Andrew Cuomo has been in the news lately — he’s brazening out a scandal or two. And my mind wandered back to 2000, when I wrote a piece about him: “Son of Mario: A Democratic prince.” Young people probably have to be told that Mario Cuomo was a very, very big deal in American politics. Fathers fade, sons rise.
In 2000, Andrew was HUD secretary — secretary of housing and urban development — under Clinton. Cuomo had two names going for him: his own and “Kennedy.” He was married to a Kennedy: Kerry, a daughter of Robert.
These were really potent names in Democratic politics, you have to understand.
“HUD is not exactly a glamour spot,” I wrote, “but Cuomo has made the most of it, politically.” Let me continue to quote:
He is very close to Al Gore, and one whisper has it that he could become the vice president’s running mate. If not that, chief of staff, in a Gore administration. If not that, governor of New York, after the 2002 election.
It took him a while to be elected governor of New York — until 2010.
Some more quoting, please:
Ask around about Cuomo, and you get strikingly common responses: bright, ambitious, proud, impressive, thin-skinned, aggressive, hard-hitting, thuggish, brutal. Seldom will a reporter do a story and find so much fear surrounding his subject. People — even his fans — are reluctant to talk about him, conscious of his power and wrath. “He can get you,” is something you often hear. “Vindictive son-of-a-bitch,” is a typical description.
A little more:
Then there is that temper — the Cuomo temper, one of the most fabled in Washington. Most insiders have a store of Cuomo-temper stories, some of them truly hair-curling. “Woe unto you if you get on Andrew’s bad side,” says one who has worked with him, and admires him. When it comes to temper, “he makes John McCain look like Winnie the Pooh.”
Today, McCain has other reputations, on left and right. Back then, he was known for — among other things — one whale of a temper.
Anyway, as I scan the stories about Andrew Cuomo today, I think: consistency.
• An article from the Associated Press makes a very good point about the politics of the moment. The article is headed “GOP struggles to define Biden, turns to culture wars instead.” It begins,
President Joe Biden and the Democrats were on the brink of pushing through sprawling legislation with an eyepopping, $1.9 trillion price tag.
But many Republican politicians and conservative commentators had other priorities in recent days. A passionate defense of Dr. Seuss. Serious questions about the future of Mr. Potato Head. Intense scrutiny of Meghan Markle.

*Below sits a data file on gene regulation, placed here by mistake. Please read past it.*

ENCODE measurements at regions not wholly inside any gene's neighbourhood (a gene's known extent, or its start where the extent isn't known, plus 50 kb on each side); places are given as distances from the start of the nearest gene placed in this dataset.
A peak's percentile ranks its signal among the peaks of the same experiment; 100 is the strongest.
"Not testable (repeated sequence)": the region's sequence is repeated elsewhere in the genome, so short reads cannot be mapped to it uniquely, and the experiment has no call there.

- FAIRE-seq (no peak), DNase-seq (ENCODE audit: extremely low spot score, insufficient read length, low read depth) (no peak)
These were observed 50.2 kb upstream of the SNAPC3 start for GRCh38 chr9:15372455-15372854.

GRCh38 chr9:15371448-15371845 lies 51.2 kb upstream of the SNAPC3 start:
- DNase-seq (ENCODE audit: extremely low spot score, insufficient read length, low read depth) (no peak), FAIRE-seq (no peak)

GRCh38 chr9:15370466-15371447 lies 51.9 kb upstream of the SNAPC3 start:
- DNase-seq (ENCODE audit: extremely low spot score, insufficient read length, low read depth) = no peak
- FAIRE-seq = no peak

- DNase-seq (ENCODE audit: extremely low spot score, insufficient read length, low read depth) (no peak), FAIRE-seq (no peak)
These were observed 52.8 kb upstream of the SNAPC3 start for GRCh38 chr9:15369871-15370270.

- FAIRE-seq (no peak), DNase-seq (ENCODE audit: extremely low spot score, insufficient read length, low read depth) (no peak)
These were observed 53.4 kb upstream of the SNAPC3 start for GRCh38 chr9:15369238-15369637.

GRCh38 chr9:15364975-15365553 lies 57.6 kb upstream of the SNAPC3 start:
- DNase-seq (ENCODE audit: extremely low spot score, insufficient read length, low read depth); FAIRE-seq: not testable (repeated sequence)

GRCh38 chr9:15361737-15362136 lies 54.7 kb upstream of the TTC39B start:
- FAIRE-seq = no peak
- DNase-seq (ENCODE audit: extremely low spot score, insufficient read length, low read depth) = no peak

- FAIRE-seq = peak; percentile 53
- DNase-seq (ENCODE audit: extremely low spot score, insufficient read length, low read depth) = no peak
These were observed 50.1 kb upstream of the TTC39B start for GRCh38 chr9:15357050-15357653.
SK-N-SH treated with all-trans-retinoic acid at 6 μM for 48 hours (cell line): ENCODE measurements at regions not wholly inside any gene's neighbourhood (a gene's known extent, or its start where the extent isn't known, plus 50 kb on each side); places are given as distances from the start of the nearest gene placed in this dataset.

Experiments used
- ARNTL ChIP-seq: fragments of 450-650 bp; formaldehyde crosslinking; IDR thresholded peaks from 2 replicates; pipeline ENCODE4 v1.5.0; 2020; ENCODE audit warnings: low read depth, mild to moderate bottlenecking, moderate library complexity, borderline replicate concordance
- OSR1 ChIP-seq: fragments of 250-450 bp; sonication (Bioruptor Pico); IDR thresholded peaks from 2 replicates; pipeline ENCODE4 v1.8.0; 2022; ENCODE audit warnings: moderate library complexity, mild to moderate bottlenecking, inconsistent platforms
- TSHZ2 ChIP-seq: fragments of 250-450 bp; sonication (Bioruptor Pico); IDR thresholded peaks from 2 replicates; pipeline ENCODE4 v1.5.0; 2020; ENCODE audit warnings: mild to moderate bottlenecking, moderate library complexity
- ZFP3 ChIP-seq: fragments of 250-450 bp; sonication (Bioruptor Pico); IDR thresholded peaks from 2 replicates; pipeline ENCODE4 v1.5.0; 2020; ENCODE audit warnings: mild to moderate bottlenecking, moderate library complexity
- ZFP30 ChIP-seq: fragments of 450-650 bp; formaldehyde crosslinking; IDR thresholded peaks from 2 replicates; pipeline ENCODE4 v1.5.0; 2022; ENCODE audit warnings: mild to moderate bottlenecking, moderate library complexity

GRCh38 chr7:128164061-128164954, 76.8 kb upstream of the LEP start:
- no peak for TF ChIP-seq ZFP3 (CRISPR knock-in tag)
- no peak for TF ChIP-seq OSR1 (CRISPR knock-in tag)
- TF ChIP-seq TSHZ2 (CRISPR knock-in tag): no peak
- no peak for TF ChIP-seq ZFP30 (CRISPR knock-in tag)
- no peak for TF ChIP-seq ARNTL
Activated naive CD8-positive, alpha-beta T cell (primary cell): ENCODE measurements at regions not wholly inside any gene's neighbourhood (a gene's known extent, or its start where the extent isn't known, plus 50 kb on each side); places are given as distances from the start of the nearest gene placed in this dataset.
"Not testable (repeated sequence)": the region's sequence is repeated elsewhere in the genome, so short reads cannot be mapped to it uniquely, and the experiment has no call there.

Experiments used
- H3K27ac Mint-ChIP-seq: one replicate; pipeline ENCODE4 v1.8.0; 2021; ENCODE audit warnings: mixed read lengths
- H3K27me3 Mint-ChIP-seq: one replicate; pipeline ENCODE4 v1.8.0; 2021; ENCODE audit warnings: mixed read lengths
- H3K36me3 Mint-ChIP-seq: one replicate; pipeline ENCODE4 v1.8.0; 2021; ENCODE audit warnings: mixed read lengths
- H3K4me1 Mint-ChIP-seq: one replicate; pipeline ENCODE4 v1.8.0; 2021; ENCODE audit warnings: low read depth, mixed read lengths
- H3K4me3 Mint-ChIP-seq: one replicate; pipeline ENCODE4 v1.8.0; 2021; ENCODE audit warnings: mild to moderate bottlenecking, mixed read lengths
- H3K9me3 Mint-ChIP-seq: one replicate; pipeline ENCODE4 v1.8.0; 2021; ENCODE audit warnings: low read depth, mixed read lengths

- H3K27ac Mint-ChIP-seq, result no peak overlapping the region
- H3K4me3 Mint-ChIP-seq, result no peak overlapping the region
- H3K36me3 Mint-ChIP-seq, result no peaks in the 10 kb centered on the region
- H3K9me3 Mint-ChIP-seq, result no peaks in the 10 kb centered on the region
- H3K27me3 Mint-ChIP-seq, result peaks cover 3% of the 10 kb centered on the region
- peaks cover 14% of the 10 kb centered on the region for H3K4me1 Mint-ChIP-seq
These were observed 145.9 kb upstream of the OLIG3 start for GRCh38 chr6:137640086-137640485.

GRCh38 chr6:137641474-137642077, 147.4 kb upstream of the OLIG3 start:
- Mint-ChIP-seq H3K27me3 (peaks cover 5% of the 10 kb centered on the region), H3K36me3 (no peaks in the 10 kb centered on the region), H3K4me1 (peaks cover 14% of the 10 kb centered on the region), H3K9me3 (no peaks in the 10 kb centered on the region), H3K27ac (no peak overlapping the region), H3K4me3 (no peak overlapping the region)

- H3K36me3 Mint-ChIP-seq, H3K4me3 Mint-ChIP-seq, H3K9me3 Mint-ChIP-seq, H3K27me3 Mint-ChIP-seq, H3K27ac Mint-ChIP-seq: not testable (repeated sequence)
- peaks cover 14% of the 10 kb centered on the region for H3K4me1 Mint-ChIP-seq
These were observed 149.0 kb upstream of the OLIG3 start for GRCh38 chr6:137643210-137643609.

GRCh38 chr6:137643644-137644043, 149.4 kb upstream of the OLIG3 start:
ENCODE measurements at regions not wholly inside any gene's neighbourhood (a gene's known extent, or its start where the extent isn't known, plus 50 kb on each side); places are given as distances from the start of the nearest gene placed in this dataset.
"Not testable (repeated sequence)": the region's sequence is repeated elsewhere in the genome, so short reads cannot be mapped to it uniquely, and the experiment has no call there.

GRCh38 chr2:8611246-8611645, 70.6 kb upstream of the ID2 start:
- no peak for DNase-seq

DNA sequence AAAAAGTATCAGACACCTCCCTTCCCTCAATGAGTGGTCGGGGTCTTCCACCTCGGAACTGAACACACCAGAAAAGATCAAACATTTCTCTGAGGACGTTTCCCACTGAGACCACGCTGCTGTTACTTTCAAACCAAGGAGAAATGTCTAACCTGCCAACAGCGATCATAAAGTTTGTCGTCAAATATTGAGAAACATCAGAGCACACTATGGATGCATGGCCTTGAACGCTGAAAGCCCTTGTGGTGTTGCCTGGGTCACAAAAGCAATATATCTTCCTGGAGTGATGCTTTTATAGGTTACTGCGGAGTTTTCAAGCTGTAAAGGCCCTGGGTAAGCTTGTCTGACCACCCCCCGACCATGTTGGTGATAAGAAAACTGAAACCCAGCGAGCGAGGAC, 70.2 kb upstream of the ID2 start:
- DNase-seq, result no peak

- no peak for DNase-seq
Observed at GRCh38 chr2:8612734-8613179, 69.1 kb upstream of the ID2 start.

Yes. This is where the juice is: the culture wars. They get the attention, the votes, and the clicks (believe me). I’m not sure that people want to hear about freedom and all that jazz. About hard work, personal responsibility, good government . . .
It’s all very yawny, isn’t it? And very yesterday.
Give people a hate-figure, though, and they really come alive — Meghan’s handy.
Possibly, I am being cynical, and possibly, I am being realistic. Some combination of the two? In any case, I bet you catch my drift (as we used to say in the ’70s).
• Currently, we are in dunking season, when it comes to Harry, Meghan, and the House of Windsor. Everyone has his dunks: Harry is a pathetic little fem (never mind his training at Sandhurst, his service in Afghanistan, etc.); Meghan is a conniving b****; the Windsors are pampered, racist, heartless robots. Dunkers gonna dunk. Hot-takers gonna hot-take.
As time passes, however, I think people will see this as a family tragedy and a human tragedy. Everyone hates the guy who can see both sides, or all sides: but I can sort of see where everyone in this drama is coming from (once again to use jargon from the 1970s).
I believe it is tragic, top to bottom.
• Did I say ’70s? William Safire once joked that someone should say to Nixon, “You know, Mr. President, you should take the easy route,” so that Nixon would be honest when he said — as he frequently did — “Some say I should take the easy route. But I say . . .”
Lately, I’ve heard a lot of pols say, “I ain’t goin’ nowhere!” I want to ask, “Who said you were?”
• It is only the second week of March. But I believe that a certain January 6 denialism has set in. So help me, I think of a phrase — the title of a book about Russia by David Satter: “It Was a Long Time Ago, and It Never Happened Anyway.”
We Americans should watch out for this.
• Did you see this story? “State Department aide appointed by Trump stormed the Capitol, beat police with a riot shield, FBI says.” Unbelievable (but not literally).
Here is a follow-up story. The first two paragraphs are extraordinary, or at least they are to me:
A former State Department staffer with a top-secret security clearance betrayed his oath of office when he joined the Capitol mob that attempted to subvert the electoral process on Jan. 6, a federal magistrate judge said Tuesday.